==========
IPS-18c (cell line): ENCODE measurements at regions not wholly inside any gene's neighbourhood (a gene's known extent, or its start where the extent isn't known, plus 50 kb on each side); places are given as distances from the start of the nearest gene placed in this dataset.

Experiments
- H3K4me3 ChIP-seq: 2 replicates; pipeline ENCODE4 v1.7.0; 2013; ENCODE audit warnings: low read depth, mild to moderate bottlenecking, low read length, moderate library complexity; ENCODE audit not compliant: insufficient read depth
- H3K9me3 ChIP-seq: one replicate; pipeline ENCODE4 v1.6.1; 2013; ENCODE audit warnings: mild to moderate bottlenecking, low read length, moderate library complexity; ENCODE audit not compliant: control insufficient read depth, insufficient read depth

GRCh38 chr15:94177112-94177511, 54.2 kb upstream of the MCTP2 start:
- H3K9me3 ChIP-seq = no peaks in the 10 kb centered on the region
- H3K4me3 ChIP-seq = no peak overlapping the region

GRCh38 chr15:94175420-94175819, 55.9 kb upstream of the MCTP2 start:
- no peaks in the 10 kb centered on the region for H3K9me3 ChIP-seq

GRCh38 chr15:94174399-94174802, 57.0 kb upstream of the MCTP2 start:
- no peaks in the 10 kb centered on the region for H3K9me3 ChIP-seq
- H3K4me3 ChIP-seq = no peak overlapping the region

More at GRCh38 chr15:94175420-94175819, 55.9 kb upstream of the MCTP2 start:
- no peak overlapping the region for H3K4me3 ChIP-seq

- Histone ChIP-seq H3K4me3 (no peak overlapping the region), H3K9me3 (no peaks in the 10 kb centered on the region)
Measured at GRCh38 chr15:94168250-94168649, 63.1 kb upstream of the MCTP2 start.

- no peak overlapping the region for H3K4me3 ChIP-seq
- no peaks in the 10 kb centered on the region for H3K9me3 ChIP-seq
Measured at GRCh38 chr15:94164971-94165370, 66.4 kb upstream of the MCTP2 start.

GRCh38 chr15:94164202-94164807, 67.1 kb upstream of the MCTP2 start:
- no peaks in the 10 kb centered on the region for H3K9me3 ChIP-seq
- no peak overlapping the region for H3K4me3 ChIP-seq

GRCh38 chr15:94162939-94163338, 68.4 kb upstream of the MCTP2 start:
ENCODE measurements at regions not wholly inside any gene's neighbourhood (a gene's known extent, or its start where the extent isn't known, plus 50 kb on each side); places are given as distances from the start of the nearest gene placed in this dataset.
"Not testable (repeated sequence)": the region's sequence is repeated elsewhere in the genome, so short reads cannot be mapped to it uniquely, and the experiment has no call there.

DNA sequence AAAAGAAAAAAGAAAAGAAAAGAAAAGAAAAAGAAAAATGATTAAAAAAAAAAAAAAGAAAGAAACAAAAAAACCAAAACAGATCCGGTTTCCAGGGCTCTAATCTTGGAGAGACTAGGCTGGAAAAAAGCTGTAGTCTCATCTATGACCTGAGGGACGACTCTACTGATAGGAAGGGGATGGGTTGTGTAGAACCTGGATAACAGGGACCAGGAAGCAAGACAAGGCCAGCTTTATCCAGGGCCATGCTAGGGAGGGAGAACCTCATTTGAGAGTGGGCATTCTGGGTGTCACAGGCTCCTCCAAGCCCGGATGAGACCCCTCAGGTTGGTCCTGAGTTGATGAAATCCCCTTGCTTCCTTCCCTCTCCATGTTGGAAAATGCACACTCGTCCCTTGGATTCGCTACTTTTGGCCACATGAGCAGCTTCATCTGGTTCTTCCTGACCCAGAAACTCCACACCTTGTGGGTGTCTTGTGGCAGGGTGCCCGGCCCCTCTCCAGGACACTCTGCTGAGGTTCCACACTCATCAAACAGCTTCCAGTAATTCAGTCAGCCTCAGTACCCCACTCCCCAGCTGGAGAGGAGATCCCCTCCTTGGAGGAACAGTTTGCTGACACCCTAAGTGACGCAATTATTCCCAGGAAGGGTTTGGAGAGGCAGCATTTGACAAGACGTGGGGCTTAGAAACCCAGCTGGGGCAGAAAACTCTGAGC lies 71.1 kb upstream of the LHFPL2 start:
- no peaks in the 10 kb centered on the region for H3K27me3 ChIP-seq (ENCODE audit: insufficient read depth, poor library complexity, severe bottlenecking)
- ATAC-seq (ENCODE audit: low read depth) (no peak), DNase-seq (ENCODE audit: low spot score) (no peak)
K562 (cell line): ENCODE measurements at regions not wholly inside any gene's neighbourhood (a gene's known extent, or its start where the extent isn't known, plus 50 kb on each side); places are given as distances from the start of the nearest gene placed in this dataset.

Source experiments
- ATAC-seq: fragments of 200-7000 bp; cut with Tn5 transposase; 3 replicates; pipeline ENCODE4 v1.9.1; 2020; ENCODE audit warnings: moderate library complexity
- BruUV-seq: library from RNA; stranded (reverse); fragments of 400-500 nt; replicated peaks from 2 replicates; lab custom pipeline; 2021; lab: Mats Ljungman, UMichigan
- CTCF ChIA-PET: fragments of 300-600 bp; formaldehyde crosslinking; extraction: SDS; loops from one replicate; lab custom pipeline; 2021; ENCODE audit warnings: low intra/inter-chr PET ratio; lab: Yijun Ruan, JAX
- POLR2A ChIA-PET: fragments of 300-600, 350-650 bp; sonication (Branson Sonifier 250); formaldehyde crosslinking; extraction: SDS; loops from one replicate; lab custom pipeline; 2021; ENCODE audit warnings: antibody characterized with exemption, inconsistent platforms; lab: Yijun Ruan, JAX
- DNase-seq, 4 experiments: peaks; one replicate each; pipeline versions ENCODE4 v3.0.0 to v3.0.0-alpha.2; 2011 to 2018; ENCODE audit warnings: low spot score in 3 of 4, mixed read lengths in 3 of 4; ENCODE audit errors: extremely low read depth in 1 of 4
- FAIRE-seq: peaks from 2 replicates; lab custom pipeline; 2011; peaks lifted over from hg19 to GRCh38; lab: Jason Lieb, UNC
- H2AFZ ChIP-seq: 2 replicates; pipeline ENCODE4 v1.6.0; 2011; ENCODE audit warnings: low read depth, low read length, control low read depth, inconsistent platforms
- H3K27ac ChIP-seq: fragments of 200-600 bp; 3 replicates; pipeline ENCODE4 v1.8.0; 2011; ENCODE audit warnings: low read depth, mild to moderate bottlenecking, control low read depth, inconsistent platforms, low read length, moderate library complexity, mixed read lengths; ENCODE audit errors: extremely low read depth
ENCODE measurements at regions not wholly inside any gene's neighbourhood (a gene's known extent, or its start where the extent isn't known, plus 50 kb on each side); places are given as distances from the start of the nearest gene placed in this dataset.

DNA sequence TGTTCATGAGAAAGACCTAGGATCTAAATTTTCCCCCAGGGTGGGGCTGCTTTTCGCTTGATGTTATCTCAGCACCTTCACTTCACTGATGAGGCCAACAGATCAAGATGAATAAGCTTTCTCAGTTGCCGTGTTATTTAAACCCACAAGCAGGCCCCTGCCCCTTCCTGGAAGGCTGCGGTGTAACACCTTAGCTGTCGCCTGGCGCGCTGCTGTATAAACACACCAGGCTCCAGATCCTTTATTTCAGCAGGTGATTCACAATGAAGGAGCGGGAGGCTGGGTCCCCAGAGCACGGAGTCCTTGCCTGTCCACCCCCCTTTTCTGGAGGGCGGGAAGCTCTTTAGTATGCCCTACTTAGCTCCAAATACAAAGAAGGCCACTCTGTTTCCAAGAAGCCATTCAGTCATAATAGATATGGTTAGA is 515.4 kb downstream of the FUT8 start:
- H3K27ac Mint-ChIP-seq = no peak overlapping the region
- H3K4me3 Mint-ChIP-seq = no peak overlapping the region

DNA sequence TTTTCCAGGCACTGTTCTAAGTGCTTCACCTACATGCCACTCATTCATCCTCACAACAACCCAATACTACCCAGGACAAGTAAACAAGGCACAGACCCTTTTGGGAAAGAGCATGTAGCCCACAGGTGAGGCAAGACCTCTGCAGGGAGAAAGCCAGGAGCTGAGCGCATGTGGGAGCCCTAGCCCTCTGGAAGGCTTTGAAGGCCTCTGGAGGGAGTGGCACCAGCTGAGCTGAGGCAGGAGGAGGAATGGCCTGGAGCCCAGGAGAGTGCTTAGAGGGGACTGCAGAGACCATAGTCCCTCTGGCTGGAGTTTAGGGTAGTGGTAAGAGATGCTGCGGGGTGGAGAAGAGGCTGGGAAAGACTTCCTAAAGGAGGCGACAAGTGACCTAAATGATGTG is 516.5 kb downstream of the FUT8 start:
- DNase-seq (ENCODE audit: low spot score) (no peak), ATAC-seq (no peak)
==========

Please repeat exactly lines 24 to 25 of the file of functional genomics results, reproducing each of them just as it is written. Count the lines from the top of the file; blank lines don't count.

ENCODE measurements at regions not wholly inside any gene's neighbourhood (a gene's known extent, or its start where the extent isn't known, plus 50 kb on each side); places are given as distances from the start of the nearest gene placed in this dataset.
"Not testable (repeated sequence)": the region's sequence is repeated elsewhere in the genome, so short reads cannot be mapped to it uniquely, and the experiment has no call there.